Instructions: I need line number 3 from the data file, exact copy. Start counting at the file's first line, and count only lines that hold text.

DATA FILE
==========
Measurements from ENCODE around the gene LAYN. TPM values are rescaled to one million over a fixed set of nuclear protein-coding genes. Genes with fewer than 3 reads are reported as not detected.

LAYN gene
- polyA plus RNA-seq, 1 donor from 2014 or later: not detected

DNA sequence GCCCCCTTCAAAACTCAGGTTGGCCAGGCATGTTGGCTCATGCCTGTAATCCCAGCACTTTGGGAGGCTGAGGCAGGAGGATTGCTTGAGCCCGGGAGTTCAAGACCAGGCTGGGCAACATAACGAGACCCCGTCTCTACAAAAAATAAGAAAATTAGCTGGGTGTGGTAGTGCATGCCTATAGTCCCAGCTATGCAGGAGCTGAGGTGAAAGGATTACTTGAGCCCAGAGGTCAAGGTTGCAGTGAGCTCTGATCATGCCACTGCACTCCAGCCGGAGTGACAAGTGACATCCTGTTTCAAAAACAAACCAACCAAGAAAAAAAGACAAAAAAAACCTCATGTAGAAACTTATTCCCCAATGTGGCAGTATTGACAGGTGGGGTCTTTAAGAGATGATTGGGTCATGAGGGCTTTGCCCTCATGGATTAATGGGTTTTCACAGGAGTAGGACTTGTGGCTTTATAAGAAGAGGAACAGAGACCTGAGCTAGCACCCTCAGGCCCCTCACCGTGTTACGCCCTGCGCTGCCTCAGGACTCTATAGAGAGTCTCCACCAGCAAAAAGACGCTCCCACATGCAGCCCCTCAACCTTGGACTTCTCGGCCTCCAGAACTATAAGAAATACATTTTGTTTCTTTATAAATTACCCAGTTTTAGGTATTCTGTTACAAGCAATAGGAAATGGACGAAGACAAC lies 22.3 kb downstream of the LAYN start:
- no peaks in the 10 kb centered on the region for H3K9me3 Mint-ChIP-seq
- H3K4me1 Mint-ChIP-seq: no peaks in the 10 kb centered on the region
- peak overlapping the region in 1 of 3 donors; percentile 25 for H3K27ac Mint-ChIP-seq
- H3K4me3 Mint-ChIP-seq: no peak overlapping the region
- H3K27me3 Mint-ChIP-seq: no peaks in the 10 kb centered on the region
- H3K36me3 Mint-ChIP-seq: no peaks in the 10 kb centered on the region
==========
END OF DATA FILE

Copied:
- polyA plus RNA-seq, 1 donor from 2014 or later: not detected